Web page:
Alan Greenspan, Coward and Traitor

Friday, October 24, 2008

Yesterday, I got wind through several people, including a commenter here, of some testimony by Alan Greenspan, who once, decades ago, was an Objectivist, but has long since demonstrated through his words and deeds that he is not now and has not been for quite some time.

Regarding his status as an alleged advocate for capitalism: Most glaringly, the very acceptance of a job with the Federal Reserve years ago would cast doubt on the firmness of his grasp of the nature of capitalism or of his sincerity as an "advocate" of capitalism or Ayn Rand's ideas.

Consider what Ayn Rand herself said about capitalism:

Capitalism is a social system based on the recognition of individual rights, including property rights, in which all property is privately owned.

The recognition of individual rights entails the banishment of physical force from human relationships: basically, rights can be violated only by means of force. In a capitalist society, no man or group may initiate the use of physical force against others. The only function of the government, in such a society, is the task of protecting man’s rights, i.e., the task of protecting him from physical force; the government acts as the agent of man’s right of self-defense, and may use force only in retaliation and only against those who initiate its use; thus the government is the means of placing the retaliatory use of force under objective control. ("What Is Capitalism?" Capitalism: The Unknown Ideal, 19.)
And now consider what Greenspan himself said of the importance of having a gold standard -- rather than the fiat money, the value of which he took charge of manipulating. As you read this, recall that he never advocated for a return to the gold standard while he was in office:
Gold and economic freedom are inseparable, . . . the gold standard is an instrument of laissez-faire and . . . each implies and requires the other.

...

In the absence of the gold standard, there is no way to protect savings from confiscation through inflation. There is no safe store of value. If there were, the government would have to make its holding illegal, as was done in the case of gold . . . .

The financial policy of the welfare state requires that there be no way for the owners of wealth to protect themselves. (Alan Greenspan, "Gold and Economic Freedom," Capitalism: The Unknown Ideal, 96.) [bold added]
And yet, the news media portray Greenspan as an advocate of capitalism and a "disciple" of Rand every chance it gets, as the San Francisco Chronicle, for example, did yesterday even as Greenspan removed all doubt that he is anything but a capitalist:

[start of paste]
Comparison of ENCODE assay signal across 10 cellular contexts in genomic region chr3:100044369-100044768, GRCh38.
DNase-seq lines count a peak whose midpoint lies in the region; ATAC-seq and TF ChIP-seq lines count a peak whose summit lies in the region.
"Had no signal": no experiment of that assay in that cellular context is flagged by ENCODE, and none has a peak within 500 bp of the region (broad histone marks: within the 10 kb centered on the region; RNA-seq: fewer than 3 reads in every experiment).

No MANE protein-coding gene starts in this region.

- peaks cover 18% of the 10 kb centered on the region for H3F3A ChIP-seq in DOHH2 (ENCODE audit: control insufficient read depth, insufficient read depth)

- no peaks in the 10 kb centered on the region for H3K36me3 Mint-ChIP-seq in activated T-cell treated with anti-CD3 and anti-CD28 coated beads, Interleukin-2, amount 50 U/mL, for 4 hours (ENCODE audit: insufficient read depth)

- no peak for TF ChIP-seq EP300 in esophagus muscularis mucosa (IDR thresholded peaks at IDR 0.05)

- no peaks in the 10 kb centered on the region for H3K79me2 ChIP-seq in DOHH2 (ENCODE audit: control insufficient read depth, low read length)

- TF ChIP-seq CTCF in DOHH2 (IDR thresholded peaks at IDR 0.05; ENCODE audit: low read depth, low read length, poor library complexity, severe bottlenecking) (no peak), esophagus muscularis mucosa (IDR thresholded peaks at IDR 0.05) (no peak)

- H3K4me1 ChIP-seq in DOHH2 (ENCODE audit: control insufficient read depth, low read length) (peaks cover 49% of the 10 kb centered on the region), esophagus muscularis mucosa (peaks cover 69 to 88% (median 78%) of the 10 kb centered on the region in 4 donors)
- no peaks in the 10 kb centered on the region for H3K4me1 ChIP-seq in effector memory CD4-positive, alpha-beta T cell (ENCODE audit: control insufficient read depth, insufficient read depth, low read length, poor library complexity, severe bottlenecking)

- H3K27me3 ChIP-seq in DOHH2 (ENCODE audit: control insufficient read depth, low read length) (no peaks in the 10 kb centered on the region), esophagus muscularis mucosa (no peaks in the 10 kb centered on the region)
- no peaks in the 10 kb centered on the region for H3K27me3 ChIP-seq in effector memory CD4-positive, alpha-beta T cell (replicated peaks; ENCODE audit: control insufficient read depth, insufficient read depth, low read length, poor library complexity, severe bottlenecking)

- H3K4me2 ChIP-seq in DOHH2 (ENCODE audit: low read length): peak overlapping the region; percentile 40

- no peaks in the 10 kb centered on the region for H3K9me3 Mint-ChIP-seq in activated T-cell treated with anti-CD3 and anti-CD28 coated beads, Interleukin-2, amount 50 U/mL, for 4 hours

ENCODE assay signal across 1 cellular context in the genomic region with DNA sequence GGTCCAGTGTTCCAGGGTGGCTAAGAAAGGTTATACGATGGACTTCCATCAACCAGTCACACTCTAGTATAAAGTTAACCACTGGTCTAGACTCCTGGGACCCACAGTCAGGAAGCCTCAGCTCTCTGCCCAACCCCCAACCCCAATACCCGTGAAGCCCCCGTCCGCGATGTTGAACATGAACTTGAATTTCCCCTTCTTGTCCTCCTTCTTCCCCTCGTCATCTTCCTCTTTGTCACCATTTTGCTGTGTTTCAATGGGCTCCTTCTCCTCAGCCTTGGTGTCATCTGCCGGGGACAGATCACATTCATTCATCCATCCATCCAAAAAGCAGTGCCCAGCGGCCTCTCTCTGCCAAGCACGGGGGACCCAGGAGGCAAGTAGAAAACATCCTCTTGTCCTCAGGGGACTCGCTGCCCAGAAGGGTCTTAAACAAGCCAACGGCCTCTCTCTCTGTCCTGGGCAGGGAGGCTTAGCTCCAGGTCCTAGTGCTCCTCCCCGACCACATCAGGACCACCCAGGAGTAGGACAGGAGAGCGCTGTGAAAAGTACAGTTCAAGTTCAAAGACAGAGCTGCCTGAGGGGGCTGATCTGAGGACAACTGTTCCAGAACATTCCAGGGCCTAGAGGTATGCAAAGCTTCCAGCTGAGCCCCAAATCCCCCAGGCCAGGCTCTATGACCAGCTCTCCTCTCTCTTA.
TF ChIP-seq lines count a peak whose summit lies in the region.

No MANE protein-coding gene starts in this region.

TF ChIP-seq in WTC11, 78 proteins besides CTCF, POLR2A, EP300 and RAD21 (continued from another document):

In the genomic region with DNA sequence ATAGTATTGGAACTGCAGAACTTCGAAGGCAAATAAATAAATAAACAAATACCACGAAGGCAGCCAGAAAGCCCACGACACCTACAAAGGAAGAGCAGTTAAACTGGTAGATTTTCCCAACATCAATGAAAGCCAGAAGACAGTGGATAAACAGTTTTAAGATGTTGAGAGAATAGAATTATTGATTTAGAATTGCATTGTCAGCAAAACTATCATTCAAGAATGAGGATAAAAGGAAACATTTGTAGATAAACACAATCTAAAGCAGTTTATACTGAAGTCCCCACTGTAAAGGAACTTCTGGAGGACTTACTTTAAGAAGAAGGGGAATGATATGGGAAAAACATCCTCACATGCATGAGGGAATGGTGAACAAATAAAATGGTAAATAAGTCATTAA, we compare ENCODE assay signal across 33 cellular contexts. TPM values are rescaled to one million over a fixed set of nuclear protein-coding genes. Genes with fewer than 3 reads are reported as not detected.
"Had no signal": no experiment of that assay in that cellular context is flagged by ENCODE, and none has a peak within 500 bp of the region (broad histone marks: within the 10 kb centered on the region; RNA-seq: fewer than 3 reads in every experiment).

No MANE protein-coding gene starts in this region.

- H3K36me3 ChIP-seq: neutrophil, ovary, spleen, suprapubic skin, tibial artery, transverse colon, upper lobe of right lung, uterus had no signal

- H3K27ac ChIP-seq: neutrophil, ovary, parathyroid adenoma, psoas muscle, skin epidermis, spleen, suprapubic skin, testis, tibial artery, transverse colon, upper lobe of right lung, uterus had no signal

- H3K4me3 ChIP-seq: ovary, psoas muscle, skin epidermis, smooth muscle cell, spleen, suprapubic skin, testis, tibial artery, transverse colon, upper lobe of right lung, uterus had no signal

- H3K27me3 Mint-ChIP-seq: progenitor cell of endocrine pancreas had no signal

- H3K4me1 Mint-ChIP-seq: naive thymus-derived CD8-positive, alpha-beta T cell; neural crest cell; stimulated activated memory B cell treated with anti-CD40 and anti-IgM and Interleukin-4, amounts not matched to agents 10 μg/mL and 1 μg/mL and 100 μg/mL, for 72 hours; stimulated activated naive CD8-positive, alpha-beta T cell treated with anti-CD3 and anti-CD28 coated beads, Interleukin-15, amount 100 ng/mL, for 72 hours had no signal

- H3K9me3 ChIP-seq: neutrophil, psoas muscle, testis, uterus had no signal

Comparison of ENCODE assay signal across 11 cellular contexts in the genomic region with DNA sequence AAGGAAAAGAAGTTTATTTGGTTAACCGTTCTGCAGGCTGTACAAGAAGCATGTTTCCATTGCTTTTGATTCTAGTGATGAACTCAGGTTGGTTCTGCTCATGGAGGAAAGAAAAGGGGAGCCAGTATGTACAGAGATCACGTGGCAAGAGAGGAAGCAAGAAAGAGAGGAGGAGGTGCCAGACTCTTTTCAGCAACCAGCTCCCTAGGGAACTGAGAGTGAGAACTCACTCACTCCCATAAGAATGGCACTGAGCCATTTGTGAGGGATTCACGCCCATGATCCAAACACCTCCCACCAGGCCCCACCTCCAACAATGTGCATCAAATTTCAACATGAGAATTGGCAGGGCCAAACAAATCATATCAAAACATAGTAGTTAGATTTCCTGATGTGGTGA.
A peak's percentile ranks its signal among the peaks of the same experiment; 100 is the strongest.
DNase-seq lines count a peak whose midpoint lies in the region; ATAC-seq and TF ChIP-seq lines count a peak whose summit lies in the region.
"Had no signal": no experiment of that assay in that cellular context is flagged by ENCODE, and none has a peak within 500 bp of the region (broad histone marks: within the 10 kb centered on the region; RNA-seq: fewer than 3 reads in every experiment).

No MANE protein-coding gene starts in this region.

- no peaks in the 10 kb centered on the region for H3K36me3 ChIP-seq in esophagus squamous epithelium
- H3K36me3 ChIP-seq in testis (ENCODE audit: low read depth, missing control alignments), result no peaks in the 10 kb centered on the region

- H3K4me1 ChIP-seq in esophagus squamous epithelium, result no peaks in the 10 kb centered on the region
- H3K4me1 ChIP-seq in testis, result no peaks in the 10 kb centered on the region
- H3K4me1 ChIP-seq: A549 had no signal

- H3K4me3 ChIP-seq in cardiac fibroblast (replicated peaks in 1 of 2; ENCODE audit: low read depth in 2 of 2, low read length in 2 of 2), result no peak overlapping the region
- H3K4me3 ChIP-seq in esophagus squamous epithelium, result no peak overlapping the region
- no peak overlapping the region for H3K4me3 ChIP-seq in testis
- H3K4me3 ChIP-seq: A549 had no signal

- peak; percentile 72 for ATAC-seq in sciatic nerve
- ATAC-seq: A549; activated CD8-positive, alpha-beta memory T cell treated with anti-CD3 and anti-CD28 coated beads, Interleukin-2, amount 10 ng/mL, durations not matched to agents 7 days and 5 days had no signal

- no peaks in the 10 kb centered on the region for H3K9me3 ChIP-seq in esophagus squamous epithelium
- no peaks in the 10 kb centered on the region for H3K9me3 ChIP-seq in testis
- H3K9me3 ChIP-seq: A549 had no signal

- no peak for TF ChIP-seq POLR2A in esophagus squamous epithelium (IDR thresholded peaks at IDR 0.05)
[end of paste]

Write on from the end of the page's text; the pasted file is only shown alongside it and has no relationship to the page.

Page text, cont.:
Fed watchers said they were stunned by Greenspan's mea culpa. For his whole adult life, the former Fed chairman has been a devotee of the philosophy of Ayn Rand, who celebrated free-market capitalism as the world's most moral economic order and advocated a strict laissez-faire approach to government regulation of the marketplace.
This is completely wrong. Let's rephrase it:
Fed watchers claimed to be stunned by Greenspan's mea culpa. For his whole adult life, the former central banker and one-time advocate of the gold standard has been regarded, largely due to his former association with Ayn Rand, as an advocate of capitalism. Although he never publicly broke with Rand, his career has benefited from the association even though it has required him to do things greatly at odds with his earlier published views from that period.
Or, not to put too fine a point on this: "Greenspan is a pragmatist coward who hides behind Ayn Rand's skirt when it suits his purposes, and sells her out when it suits his purposes." Obviously, he would rather the United States continue racing towards statism than admit that he played a big part, through keeping interest rates very low for many years, in precipitating the current financial crisis.

And the fact that he is getting away with it so easily -- where are the bloodhounds? -- was explained very eloquently by a remarkable J'accuse recently written against the media's coverage of the financial crisis by one of their own, Orson Scott Card (HT: Dismuke):
This [crisis] was completely foreseeable and in fact many people did foresee it. One political party, in Congress and in the executive branch, tried repeatedly to tighten up the rules. The other party blocked every such attempt and tried to loosen them.

Furthermore, Freddie Mac and Fannie Mae were making political contributions to the very members of Congress who were allowing them to make irresponsible loans. (Though why quasi-federal agencies were allowed to do so baffles me. It's as if the Pentagon were allowed to contribute to the political campaigns of congressmen who support increasing their budget.) [bold added]
Incredibly, Card notes that Greenspan was among those who warned against the loose lending practices that helped cause the crisis. And yet now, he has changed his tune:
Asked by committee Chairman Henry Waxman, D-Los Angeles, whether his free-market convictions pushed him to make wrong decisions, especially his failure to rein in unsafe mortgage lending practices, Greenspan replied that indeed he had found a flaw in his ideology, one that left him very distressed. "In other words, you found that your view of the world, your ideology was not right?" Waxman asked.